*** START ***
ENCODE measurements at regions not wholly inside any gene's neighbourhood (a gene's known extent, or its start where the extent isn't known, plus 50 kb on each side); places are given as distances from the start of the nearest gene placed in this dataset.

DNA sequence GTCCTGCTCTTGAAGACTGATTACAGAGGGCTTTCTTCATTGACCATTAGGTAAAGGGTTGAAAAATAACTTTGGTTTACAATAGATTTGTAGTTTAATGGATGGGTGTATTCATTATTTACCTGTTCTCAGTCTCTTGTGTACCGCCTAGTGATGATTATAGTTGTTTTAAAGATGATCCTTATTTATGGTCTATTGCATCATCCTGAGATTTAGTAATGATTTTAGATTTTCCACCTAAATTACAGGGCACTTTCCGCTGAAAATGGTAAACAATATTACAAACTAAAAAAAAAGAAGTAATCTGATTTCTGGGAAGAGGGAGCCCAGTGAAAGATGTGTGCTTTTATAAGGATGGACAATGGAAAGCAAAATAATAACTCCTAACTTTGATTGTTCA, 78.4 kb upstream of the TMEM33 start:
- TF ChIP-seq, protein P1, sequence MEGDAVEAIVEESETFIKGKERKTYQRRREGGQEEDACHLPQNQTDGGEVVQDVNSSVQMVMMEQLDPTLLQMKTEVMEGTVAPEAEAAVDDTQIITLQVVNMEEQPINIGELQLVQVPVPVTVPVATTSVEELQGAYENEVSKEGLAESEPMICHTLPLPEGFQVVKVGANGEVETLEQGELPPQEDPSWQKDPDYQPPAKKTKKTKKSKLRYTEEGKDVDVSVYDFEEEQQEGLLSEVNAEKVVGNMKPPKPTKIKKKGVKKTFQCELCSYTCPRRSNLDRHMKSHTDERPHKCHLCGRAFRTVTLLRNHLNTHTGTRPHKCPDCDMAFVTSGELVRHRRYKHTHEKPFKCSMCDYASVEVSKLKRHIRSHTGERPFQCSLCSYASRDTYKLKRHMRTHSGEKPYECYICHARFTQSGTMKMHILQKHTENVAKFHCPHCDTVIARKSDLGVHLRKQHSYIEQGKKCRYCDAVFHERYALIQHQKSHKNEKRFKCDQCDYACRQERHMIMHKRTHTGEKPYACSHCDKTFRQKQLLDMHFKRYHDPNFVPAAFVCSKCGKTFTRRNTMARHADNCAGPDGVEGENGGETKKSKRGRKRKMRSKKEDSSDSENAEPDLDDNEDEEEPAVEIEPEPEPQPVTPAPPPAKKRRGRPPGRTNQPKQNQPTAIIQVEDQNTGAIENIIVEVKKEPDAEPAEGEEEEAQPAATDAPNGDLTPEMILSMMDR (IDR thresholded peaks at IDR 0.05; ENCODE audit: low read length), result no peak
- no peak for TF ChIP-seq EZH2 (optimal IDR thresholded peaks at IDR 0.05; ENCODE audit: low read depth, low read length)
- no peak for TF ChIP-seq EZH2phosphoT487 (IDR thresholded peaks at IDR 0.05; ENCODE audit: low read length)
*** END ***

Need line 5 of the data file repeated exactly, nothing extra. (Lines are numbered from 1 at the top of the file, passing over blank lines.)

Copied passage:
- no peak for TF ChIP-seq EZH2phosphoT487 (IDR thresholded peaks at IDR 0.05; ENCODE audit: low read length)